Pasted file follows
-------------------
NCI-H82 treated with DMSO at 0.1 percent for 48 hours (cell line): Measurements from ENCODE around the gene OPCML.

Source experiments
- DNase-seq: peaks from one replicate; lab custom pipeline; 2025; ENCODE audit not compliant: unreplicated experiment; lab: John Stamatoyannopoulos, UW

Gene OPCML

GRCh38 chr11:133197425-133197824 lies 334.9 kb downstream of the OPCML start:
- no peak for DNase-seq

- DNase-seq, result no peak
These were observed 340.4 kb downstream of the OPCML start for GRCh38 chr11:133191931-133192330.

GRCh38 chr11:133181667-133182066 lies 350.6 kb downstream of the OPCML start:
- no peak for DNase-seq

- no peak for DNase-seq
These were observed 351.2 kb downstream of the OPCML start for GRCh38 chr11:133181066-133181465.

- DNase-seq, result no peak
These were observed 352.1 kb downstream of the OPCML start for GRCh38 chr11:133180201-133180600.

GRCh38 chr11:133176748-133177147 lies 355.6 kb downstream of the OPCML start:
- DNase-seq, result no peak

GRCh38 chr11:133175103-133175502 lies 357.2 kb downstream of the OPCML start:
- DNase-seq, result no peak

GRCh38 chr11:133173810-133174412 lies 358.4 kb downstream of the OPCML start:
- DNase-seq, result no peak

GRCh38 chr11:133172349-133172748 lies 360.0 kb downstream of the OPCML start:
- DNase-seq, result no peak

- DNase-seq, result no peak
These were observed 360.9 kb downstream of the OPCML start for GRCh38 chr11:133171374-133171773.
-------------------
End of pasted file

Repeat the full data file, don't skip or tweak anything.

NCI-H82 treated with DMSO at 0.1 percent for 48 hours (cell line): Measurements from ENCODE around the gene OPCML.

Source experiments
- DNase-seq: peaks from one replicate; lab custom pipeline; 2025; ENCODE audit not compliant: unreplicated experiment; lab: John Stamatoyannopoulos, UW

Gene OPCML

GRCh38 chr11:133197425-133197824 lies 334.9 kb downstream of the OPCML start:
- no peak for DNase-seq

- DNase-seq, result no peak
These were observed 340.4 kb downstream of the OPCML start for GRCh38 chr11:133191931-133192330.

GRCh38 chr11:133181667-133182066 lies 350.6 kb downstream of the OPCML start:
- no peak for DNase-seq

- no peak for DNase-seq
These were observed 351.2 kb downstream of the OPCML start for GRCh38 chr11:133181066-133181465.

- DNase-seq, result no peak
These were observed 352.1 kb downstream of the OPCML start for GRCh38 chr11:133180201-133180600.

GRCh38 chr11:133176748-133177147 lies 355.6 kb downstream of the OPCML start:
- DNase-seq, result no peak

GRCh38 chr11:133175103-133175502 lies 357.2 kb downstream of the OPCML start:
- DNase-seq, result no peak

GRCh38 chr11:133173810-133174412 lies 358.4 kb downstream of the OPCML start:
- DNase-seq, result no peak

GRCh38 chr11:133172349-133172748 lies 360.0 kb downstream of the OPCML start:
- DNase-seq, result no peak

- DNase-seq, result no peak
These were observed 360.9 kb downstream of the OPCML start for GRCh38 chr11:133171374-133171773.